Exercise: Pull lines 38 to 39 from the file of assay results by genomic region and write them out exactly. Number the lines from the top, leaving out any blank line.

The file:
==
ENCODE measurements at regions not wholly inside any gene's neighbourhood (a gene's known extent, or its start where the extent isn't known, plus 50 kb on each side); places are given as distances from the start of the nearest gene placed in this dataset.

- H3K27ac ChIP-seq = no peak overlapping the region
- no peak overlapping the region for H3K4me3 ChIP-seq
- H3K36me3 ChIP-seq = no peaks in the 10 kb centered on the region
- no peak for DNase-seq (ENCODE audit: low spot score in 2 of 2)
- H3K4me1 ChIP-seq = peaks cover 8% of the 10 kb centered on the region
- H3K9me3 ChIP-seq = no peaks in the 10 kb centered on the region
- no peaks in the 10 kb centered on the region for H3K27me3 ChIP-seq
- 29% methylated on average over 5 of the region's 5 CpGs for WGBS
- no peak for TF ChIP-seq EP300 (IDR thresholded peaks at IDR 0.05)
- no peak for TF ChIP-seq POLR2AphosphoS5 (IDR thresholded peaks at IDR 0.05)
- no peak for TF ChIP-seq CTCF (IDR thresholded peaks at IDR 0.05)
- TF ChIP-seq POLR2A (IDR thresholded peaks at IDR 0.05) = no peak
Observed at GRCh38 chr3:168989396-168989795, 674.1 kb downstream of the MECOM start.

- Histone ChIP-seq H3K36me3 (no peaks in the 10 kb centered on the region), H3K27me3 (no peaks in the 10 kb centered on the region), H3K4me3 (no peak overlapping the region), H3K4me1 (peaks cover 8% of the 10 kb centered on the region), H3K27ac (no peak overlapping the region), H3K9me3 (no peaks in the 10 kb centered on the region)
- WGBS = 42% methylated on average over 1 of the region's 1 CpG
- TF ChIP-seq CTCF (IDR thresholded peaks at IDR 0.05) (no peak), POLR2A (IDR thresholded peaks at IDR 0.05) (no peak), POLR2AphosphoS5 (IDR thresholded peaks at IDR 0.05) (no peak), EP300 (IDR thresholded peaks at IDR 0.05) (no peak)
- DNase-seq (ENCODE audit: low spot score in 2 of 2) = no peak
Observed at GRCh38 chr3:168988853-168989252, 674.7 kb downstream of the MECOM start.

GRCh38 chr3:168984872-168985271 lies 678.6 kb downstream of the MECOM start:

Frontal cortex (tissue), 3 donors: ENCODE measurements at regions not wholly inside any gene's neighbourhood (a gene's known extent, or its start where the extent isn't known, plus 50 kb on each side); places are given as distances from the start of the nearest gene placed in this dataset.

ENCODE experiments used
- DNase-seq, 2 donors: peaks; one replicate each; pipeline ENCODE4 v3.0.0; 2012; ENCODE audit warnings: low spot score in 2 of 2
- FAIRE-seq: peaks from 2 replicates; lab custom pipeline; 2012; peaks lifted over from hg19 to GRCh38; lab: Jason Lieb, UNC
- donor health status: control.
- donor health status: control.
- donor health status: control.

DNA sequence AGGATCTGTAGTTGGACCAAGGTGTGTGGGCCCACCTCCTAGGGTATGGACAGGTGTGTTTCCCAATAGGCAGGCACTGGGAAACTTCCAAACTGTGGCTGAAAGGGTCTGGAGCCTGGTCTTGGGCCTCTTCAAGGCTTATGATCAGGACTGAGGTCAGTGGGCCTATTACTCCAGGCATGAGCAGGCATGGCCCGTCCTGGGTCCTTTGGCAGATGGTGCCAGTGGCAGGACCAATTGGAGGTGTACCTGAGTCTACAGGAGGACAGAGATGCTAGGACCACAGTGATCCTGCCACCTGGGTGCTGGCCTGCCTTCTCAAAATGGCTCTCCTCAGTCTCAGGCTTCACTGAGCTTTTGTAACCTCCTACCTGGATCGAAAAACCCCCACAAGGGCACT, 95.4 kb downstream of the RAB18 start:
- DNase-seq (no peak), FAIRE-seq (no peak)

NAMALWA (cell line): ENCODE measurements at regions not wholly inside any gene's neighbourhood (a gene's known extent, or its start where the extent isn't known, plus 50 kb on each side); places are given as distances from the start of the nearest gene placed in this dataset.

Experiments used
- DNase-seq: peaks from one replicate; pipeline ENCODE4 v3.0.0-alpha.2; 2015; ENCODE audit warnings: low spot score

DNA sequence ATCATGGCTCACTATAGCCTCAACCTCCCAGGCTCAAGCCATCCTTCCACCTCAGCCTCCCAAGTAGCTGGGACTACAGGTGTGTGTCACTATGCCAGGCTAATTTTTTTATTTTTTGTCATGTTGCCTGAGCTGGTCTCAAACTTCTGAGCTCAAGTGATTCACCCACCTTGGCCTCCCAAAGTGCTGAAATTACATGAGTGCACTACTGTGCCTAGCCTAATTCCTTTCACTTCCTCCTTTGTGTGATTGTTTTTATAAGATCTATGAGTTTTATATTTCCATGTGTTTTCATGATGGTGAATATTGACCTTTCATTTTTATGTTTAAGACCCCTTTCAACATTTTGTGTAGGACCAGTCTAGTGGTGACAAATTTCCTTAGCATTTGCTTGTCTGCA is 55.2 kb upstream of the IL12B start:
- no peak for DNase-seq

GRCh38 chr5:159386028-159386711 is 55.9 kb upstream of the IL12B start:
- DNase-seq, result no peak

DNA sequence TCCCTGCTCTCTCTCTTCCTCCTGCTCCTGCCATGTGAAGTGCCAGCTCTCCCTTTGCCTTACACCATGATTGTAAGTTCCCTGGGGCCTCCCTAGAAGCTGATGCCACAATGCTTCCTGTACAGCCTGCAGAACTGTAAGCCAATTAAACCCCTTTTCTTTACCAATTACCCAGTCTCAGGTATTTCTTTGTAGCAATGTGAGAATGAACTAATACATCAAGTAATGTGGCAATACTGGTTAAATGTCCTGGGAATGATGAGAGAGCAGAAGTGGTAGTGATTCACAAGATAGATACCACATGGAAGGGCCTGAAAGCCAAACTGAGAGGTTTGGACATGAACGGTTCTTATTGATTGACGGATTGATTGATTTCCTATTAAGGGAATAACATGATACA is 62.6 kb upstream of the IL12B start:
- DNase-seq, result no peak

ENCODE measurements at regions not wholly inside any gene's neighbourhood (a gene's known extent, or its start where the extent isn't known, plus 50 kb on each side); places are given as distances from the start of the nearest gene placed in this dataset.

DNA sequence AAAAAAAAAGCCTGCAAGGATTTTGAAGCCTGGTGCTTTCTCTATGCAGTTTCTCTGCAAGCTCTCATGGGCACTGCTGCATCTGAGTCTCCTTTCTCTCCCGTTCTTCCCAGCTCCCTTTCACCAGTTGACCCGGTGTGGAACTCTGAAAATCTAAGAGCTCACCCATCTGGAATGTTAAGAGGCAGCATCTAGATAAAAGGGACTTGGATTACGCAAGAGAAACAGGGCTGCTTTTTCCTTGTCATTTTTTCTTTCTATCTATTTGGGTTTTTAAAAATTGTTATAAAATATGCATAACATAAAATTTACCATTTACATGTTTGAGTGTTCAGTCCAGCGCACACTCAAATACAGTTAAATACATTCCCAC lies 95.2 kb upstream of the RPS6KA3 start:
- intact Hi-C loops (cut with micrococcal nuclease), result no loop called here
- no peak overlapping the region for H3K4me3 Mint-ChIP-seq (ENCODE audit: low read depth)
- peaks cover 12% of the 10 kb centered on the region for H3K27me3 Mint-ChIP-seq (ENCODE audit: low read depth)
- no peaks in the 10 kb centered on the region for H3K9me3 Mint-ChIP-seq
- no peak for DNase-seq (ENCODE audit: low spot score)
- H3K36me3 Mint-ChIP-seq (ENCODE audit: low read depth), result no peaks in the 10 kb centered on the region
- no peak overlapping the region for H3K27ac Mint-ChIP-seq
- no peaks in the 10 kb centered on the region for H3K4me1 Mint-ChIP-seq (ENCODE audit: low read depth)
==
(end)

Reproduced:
- DNase-seq, result no peak

ENCODE measurements at regions not wholly inside any gene's neighbourhood (a gene's known extent, or its start where the extent isn't known, plus 50 kb on each side); places are given as distances from the start of the nearest gene placed in this dataset.